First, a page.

16 Weeks Pregnant: Your Symptoms

Here are some of the symptoms you may be experiencing at 16 weeks pregnant:

  • Leg cramps. Sudden sharp pains, usually in your calf muscles or feet can be common when you're pregnant. Nobody really knows why this happens in pregnancy, but cramp does tend to occur most frequently at night. Exercises that involve stretching and rotating your feet can help reduce the likelihood of cramp. If it strikes, try pulling your toes up hard towards your ankle, or rubbing the affected muscle vigorously.

  • Nosebleeds. These can be quite common during pregnancy, in response to hormonal changes. They can last anything from a few seconds to more than 10 minutes. Nosebleeds can be scary if you haven't had them before, but aren't considered dangerous as long as you don't lose too much blood. To stop a nosebleed, sit down and pinch the soft part of your nose above the nostrils, maintaining the pressure for 10-15 minutes while breathing through your mouth. Lean forwards to stop the blood flowing back down your throat. If the bleeding won't stop, call your midwife or GP immediately.

  • Back pain. Backache or back pain can be very common during pregnancy, especially in the early stages, as the ligaments of your body start to soften and stretch in early preparation for you giving birth. Later, as your bump grows, your centre of gravity will shift forwards. When you lean back to compensate for this, it can also put extra strain on your back muscles. Taking warm baths or showers can help soothe aching muscles. It can also help prevent or reduce back pain if you try to maintain good posture and wear comfortable, flat-soled shoes. Gentle exercise is also a great way of helping your body cope better with the physical stresses of pregnancy and childbirth. Ask your midwife what kinds of exercises and stretches are best for you to do if you're getting these kinds of aches and pains regularly.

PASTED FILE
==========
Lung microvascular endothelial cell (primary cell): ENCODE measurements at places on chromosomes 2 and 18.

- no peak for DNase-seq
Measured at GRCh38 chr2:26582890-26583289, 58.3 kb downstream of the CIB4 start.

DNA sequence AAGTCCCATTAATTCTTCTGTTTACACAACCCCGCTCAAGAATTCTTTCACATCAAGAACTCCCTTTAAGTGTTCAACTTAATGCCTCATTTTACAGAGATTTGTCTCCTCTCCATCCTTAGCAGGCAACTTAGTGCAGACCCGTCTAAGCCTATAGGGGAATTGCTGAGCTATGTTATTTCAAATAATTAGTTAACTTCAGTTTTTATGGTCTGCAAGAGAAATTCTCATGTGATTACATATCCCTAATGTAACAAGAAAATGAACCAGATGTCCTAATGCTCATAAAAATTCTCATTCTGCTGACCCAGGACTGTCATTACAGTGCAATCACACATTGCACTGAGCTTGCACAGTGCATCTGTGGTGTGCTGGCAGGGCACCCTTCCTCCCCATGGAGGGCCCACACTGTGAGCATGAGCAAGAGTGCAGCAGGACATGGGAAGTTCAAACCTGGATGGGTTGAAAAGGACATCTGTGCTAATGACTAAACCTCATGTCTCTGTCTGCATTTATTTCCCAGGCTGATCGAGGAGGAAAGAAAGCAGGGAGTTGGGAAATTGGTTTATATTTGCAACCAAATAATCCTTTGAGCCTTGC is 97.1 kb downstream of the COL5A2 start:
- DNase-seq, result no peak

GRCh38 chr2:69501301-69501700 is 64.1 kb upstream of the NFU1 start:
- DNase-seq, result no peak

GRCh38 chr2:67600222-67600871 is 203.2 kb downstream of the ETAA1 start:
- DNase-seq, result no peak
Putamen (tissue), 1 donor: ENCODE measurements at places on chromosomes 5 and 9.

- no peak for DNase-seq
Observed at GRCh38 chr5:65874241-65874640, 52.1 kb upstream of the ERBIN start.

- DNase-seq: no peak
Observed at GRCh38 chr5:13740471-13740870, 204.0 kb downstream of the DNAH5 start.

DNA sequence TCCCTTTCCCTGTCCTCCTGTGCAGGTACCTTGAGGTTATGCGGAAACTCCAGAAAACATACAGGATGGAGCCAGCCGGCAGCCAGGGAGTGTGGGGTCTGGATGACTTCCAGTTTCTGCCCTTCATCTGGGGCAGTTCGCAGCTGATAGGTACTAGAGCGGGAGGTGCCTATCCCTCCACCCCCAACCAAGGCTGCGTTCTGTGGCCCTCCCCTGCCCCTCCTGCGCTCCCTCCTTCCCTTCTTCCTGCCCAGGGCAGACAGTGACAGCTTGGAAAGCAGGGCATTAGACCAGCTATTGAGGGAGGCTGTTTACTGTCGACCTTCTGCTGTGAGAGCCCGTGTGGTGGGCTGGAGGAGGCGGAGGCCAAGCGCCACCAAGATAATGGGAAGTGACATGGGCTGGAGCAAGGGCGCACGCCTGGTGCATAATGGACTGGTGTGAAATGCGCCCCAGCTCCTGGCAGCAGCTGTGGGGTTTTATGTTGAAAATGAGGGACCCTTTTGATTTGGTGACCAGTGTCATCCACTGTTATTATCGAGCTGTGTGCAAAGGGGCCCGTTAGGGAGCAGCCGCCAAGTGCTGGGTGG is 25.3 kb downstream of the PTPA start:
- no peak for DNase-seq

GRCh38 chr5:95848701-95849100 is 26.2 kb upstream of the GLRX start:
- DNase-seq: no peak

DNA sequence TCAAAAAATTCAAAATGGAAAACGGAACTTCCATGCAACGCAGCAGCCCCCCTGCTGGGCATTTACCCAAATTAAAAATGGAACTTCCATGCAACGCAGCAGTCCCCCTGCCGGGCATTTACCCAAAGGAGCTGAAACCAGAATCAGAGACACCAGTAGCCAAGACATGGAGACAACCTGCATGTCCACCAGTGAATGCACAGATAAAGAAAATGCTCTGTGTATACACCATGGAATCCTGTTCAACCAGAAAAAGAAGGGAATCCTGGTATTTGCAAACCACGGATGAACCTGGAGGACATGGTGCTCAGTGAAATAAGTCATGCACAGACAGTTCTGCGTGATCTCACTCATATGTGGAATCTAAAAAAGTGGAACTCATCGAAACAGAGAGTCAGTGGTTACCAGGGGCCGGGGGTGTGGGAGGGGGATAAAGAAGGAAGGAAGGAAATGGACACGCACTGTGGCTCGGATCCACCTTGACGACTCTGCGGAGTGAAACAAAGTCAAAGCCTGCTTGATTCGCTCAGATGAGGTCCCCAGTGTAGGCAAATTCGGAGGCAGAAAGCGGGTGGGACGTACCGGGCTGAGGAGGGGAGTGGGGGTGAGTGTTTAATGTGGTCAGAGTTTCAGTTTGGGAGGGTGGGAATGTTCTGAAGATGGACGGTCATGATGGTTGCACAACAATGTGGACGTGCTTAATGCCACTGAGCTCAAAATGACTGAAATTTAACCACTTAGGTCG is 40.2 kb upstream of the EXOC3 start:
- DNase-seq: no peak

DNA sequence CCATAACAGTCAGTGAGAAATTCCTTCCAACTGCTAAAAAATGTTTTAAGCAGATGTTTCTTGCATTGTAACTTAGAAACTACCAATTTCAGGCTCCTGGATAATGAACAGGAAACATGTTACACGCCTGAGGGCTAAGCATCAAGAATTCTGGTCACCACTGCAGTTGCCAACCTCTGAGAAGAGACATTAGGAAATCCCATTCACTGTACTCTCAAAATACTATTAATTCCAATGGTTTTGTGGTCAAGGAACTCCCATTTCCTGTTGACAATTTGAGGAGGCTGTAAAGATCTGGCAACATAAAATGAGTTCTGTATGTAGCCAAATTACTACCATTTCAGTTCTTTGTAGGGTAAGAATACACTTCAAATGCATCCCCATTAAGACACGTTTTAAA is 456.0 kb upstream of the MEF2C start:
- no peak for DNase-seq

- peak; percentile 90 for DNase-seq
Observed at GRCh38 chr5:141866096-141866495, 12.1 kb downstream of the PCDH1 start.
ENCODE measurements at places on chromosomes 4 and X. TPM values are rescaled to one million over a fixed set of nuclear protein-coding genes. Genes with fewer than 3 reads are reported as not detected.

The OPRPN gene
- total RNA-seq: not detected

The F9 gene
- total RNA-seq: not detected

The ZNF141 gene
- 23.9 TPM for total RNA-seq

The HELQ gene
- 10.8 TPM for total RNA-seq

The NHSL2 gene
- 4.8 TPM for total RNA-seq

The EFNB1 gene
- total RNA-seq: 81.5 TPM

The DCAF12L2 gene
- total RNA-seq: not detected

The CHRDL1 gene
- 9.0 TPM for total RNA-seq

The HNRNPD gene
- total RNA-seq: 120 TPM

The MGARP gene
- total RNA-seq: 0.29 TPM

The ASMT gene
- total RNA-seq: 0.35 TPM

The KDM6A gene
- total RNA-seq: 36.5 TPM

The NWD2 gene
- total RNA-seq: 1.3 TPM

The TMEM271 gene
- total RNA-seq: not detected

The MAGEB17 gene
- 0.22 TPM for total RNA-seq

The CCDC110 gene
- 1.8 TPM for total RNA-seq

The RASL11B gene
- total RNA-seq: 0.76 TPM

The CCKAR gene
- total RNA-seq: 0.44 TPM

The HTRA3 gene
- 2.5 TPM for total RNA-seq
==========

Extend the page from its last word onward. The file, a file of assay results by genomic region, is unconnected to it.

• Feeling faint. Dizzy spells aren't unusual during pregnancy. Again, this is usually down to your hormones. Standing up or getting out of the bath too quickly can make you feel faint, but it can happen at other times too. Getting up slowly can reduce the chance of a dizzy spell, but you could also feel faint while already standing up or lying on your back. If you feel faint when standing, quickly find somewhere to sit down until it passes. If it happens when you lying on your back, turn onto your side. If these dizzy spells seem to get worse over time or happen more often, chat with your midwife or doctor.

  • Aches and pains. Read more about the common aches and pains of pregnancy so you're more familiar with some of what may be coming in the coming months.

16 Weeks Pregnant: Things to Consider

  • If your bump is getting much bigger now, why not treat yourself to some maternity clothes? These clothes are designed to help you feel more comfortable as your figure changes, often without even having to compromise on fashion and style! You might also need more than one change of bra size as your breasts continue expanding. You may find a special maternity or soft-cup bra more comfortable, but it doesn't matter what type of bra you wear as long as it fits properly and provides adequate support. You might also like to wear a comfy bra to bed if you need extra support while sleeping.